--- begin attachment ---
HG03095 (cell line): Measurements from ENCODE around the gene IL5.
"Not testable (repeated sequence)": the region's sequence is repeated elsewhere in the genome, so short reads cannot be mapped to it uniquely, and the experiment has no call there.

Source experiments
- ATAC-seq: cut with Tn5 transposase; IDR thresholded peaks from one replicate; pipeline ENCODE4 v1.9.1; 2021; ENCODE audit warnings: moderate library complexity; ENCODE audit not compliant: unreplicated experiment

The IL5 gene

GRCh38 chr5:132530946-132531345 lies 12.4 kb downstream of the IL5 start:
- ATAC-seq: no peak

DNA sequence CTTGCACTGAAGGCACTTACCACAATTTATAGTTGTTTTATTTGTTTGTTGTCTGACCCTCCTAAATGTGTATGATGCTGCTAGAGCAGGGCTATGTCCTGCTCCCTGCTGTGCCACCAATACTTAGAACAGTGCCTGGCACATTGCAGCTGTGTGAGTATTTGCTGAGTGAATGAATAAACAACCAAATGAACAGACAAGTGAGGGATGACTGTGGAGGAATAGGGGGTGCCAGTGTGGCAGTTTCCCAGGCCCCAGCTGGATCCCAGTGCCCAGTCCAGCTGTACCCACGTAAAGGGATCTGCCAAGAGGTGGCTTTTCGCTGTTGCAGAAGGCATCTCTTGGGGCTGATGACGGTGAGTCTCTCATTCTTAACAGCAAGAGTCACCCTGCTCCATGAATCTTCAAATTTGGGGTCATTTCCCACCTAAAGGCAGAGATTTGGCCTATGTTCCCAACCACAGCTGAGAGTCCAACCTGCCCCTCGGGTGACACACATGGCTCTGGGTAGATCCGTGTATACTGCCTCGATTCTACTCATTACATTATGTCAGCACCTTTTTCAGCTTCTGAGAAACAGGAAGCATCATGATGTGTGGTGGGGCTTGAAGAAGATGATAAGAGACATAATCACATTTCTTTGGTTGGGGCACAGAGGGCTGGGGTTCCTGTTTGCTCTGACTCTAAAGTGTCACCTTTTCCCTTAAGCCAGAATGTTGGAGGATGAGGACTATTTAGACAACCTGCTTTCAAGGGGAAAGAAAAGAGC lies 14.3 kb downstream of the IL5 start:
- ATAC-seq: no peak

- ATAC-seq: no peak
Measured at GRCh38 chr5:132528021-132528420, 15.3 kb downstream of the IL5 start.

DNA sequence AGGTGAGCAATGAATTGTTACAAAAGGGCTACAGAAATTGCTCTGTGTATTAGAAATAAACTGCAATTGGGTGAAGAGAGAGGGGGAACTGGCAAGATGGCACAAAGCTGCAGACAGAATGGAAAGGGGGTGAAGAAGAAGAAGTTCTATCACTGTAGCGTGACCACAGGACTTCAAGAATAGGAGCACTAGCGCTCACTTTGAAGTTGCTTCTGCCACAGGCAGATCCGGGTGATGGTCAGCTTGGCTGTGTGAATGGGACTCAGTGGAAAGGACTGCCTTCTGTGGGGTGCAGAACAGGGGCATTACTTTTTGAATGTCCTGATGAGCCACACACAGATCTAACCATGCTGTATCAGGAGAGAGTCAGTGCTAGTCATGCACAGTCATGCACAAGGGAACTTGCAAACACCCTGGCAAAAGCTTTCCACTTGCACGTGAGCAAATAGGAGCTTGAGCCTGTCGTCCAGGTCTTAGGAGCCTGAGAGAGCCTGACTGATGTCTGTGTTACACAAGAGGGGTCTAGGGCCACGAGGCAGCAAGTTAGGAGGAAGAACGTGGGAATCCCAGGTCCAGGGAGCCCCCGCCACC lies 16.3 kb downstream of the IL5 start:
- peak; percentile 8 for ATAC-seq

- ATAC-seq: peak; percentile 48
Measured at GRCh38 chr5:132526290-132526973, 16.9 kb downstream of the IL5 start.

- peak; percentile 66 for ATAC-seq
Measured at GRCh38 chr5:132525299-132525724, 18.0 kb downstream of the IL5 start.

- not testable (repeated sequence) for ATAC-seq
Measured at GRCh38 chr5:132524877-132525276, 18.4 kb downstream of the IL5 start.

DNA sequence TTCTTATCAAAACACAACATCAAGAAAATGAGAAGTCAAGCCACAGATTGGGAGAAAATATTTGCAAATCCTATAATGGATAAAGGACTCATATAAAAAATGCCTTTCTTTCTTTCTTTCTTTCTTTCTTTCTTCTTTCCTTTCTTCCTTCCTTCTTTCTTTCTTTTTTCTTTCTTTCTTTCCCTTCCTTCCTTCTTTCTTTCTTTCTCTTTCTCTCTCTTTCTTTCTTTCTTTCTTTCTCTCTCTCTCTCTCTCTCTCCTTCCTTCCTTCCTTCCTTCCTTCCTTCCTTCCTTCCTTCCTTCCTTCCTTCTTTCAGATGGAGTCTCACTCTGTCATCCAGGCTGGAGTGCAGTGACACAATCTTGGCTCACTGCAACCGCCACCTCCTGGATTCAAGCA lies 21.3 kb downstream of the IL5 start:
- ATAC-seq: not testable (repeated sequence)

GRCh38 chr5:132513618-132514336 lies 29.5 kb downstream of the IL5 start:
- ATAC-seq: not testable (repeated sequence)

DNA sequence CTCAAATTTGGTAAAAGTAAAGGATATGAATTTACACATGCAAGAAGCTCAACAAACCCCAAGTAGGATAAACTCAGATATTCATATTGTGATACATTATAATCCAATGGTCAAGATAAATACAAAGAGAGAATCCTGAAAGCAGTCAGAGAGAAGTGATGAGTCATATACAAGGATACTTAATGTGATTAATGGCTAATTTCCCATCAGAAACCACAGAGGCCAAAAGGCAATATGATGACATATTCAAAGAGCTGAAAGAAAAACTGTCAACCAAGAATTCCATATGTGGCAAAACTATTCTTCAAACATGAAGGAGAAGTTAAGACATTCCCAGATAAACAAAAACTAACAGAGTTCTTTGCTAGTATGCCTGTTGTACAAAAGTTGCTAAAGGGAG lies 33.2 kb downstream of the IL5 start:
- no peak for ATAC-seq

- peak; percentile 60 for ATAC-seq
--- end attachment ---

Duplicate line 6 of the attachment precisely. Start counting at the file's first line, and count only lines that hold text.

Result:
GRCh38 chr5:132530946-132531345 lies 12.4 kb downstream of the IL5 start: